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Bibliophiles

Russo: Novelist, fan of first books

Novelist Richard Russo said he gets - and reads -a lot of manuscripts. Novelist Richard Russo said he gets - and reads -a lot of manuscripts.
By Amy Sutherland
Globe Correspondent / October 9, 2011

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Richard Russo says that he and his wife live in Camden, Maine, but winter in Boston. So we can lay some claim to the Pulitzer Prize-winning novelist. Free copies of his story “The Whore’s Child’’ are available around town as part of the Boston Book Festival’s One City One Story event. Russo will discuss the story at the festival on Saturday at 4 p.m. at the Boston Public Library.

BOOKS: Does your reading change whether you are in Maine or in Boston?

RUSSO: The only thing that has changed, now that we have two locations, is whatever I want to read I have left in the other place. Also, as we get older, we have begun to buy books that we’ve forgotten that we already own. Strangely, both copies of a book will end up in the place that we aren’t when we want to read it.

BOOKS: What are you reading currently?

RUSSO: We go to Martha’s Vineyard for two weeks each September and just read. I read Tom Perrotta’s “The Leftovers.’’ I don’t usually like satire, but I always like Tom’s books. I also read a couple of books in manuscript. I get and read an enormous number of first novels.

BOOKS: Does that reading feel like work or pleasure?

RUSSO: Depends on how good it is. When the books aren’t so good I find myself, especially as I get older, resentful. I start thinking I was going to reread Charles Dickens’ “Little Dorrit’’ and the reason that I can’t is I’m reading this. A couple years ago, the novelist Russell Banks told me he was reading the ancient Greek historian Herodotus. I asked why. He said, ‘‘Because I’ve always wanted to and am tired of having my reading assigned.’’ I thought it was a marvelous declaration of independence.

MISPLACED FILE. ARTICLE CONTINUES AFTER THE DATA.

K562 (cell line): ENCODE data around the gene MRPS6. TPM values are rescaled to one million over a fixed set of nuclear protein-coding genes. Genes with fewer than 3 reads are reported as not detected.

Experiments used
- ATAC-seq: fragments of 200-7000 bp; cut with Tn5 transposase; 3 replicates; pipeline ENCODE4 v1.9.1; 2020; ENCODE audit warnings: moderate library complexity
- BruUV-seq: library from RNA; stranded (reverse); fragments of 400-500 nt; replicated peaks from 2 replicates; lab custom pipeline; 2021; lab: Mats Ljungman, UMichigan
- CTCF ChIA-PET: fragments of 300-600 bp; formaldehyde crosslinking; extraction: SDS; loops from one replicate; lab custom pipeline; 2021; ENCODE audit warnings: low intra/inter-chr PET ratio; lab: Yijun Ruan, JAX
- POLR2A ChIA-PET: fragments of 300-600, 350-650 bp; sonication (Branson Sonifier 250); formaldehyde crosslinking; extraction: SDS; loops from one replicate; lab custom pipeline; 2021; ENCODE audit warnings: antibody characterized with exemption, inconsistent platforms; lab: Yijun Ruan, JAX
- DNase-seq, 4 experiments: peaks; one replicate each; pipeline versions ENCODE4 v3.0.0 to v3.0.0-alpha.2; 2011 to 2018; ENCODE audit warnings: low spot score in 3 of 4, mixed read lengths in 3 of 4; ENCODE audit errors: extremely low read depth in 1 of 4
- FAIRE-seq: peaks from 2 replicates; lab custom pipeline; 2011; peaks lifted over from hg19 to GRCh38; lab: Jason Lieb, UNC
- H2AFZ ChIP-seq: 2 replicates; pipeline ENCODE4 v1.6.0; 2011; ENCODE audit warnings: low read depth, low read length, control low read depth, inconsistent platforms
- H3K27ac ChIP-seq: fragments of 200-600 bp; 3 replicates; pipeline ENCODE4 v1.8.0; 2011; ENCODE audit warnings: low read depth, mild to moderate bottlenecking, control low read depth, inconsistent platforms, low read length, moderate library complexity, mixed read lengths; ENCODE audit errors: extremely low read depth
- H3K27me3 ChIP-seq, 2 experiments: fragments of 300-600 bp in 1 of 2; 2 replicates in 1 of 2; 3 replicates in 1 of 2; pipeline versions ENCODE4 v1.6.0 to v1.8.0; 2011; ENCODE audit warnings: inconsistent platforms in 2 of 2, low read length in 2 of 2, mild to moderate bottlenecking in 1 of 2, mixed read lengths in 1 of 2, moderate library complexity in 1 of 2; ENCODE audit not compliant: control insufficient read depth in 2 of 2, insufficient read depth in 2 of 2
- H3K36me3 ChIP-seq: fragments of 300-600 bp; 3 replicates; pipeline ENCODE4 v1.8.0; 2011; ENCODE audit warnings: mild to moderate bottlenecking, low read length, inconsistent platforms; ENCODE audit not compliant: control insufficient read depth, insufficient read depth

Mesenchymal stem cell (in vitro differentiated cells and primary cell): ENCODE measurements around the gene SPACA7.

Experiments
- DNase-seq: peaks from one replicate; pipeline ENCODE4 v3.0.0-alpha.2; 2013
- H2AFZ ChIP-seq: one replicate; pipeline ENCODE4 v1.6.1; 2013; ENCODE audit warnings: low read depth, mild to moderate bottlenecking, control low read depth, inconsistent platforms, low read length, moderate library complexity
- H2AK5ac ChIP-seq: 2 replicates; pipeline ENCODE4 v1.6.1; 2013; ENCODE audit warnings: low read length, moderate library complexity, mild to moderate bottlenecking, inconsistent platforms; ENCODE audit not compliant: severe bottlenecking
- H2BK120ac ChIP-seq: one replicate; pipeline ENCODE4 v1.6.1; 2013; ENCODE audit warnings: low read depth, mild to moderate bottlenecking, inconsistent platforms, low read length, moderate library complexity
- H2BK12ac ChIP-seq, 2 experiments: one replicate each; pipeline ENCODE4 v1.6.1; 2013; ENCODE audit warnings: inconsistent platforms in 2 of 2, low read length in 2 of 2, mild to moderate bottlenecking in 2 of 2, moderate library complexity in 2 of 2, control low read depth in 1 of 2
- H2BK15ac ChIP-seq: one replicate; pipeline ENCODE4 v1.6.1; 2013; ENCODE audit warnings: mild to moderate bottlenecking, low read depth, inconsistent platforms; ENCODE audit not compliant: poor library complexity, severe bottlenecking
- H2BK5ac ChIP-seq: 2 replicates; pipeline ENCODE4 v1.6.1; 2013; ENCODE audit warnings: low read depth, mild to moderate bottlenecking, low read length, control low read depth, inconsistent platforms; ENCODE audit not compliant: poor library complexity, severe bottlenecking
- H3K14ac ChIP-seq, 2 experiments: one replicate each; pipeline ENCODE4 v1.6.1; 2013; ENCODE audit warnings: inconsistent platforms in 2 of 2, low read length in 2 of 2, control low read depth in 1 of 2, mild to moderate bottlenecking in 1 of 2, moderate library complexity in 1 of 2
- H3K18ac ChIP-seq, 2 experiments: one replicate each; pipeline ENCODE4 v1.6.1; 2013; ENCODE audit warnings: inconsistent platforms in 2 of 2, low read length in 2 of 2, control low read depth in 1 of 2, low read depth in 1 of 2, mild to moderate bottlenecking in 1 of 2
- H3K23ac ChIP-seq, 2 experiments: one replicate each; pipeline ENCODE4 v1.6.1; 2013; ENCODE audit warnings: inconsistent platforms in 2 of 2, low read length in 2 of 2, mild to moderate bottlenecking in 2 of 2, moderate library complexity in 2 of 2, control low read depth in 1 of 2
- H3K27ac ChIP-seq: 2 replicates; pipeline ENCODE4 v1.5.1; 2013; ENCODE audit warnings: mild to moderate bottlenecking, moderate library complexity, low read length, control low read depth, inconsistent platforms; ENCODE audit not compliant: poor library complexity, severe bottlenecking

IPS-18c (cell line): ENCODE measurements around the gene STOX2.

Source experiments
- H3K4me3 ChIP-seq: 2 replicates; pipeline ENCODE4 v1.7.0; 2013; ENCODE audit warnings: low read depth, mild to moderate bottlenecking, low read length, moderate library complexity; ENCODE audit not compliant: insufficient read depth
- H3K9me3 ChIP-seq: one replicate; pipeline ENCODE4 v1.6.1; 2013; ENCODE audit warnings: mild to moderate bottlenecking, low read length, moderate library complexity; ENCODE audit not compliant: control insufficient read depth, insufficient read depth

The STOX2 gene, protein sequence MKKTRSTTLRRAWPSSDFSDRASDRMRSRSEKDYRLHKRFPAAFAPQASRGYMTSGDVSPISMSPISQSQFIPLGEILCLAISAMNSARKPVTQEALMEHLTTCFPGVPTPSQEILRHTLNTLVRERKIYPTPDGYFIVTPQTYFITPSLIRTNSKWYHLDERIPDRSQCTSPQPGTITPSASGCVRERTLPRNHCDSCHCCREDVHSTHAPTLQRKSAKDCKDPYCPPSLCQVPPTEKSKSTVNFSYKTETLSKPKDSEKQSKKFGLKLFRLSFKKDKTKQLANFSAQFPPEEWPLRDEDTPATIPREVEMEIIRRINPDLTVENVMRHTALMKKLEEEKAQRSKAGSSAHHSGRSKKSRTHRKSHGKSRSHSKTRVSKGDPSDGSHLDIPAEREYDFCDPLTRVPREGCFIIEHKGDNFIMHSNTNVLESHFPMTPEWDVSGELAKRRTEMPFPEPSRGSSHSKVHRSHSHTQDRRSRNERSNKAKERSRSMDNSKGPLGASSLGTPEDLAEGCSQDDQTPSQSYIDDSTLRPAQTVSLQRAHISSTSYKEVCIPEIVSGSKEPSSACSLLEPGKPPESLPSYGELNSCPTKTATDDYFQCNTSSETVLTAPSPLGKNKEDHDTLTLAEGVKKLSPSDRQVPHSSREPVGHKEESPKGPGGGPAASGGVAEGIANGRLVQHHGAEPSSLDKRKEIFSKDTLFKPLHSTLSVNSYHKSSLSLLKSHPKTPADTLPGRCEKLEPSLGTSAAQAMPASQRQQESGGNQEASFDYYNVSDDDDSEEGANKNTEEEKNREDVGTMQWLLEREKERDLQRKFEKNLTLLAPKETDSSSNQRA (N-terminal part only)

BOOKS: Are there any books that have languished on your to-read list forever?

RUSSO: Like every human being who’s interested in literature, I have to say “The Brothers Karamazov’’ by Fyodor Dostoevsky. I mean has anybody ever read that book front to back? I bogged down one time in the middle and another time somewhere else. I’ve also never quite been equal to “Middlemarch’’ by George Eliot too. I get about to the same place every time. Everybody tells me if you get one chapter beyond that you can’t put it down, but I can’t get there.

BOOKS: Did you read during the summers you worked with your dad on the road crews in New York while you were in college?

RUSSO: Yes. It was a way of balancing those two radically different worlds. My dad had this rock hard body and would work 12- to 13-hour days. The guys he worked with were scrap-iron guys. Nobody on that road crew had read a book in 10 years, but there was something about the way they lived I really admired. Yet reading was a way of not entirely losing the person who I would be when I returned to school.

BOOKS: Did you ever go through a phase when you didn’t read much?

RUSSO: About 15 years ago I went though a period of a year or so when I just couldn’t find anything good. My wife noticed I was having trouble reading menus. I bought some cheap reading glasses in a drug store. I got home and suddenly all these books that weren’t good were good.

BOOKS: What are you reading next?

RUSSO: The galleys of a new book by a favorite writer, “The Great Northern Express’’ by Howard Frank Mosher. I just started it last night and already am halfway through. There’s not an iota of pretension in any sentence yet it’s not simple, just appears simple. After that, I’ve got a stack of galleys that piled up while I was on Martha’s Vineyard. And then there’s “Little Dorrit,’’ not to mention “Middlemarch.’’

AMY SUTHERLAND

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